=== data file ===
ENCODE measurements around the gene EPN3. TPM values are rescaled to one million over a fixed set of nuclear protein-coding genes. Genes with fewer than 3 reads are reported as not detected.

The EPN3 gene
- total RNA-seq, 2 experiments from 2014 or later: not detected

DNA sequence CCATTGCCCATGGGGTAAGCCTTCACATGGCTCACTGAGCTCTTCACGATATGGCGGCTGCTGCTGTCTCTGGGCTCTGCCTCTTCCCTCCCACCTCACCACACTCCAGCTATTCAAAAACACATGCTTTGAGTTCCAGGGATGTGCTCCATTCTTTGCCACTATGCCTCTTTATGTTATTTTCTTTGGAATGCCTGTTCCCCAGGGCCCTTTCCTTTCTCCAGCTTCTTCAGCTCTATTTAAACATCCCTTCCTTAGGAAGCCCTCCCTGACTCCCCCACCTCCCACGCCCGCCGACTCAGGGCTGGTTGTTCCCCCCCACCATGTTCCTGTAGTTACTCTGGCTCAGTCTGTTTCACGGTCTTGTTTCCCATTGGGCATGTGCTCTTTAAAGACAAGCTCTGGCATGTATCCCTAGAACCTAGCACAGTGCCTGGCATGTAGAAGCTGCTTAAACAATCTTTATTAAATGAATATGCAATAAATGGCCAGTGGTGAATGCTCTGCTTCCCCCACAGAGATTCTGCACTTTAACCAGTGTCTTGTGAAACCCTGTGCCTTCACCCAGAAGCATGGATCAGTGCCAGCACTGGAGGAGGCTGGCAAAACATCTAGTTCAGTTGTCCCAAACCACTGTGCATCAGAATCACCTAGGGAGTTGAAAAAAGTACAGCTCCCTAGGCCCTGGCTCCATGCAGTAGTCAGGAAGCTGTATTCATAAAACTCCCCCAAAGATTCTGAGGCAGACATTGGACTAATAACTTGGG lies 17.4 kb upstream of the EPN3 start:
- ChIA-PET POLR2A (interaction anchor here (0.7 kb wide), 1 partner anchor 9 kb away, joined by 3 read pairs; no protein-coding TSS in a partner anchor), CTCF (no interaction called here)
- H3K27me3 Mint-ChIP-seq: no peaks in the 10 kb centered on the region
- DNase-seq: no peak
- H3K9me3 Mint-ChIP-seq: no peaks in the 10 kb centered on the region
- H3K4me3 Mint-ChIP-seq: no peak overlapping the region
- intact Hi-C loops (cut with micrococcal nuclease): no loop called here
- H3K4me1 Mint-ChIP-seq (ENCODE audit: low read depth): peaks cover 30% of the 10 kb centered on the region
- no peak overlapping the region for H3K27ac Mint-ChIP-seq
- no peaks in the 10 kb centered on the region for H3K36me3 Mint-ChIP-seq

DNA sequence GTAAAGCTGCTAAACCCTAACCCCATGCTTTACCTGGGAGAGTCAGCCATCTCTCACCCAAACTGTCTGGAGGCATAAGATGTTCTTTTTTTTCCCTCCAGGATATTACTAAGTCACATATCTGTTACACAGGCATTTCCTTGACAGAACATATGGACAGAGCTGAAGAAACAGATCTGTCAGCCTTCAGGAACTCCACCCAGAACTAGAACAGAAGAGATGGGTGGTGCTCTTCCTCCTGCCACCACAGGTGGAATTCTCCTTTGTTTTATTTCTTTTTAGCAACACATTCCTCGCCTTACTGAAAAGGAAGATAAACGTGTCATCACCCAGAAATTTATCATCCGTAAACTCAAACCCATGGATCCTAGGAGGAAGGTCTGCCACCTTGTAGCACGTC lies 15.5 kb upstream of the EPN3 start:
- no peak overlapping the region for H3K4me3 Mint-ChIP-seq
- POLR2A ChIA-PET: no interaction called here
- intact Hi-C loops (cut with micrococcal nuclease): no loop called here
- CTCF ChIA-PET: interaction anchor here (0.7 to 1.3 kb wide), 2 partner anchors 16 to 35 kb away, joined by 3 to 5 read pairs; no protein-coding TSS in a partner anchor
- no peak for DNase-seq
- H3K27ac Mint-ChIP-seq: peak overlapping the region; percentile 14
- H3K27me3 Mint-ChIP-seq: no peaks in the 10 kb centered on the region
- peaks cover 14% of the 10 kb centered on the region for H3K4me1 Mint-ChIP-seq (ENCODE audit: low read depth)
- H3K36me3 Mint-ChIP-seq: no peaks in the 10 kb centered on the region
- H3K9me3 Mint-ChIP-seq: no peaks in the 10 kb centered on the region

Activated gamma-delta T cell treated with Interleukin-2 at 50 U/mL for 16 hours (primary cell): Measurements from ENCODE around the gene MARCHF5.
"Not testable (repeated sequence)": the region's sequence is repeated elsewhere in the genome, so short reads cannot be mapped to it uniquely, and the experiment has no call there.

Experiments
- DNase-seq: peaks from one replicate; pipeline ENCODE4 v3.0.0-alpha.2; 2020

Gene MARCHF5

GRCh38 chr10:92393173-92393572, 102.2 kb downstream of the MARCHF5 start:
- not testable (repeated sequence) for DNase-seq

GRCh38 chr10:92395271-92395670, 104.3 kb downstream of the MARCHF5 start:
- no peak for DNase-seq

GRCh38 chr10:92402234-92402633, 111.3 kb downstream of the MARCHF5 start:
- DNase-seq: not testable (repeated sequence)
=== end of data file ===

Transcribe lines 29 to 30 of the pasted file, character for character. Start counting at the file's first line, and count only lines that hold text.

Gene MARCHF5

GRCh38 chr10:92393173-92393572, 102.2 kb downstream of the MARCHF5 start: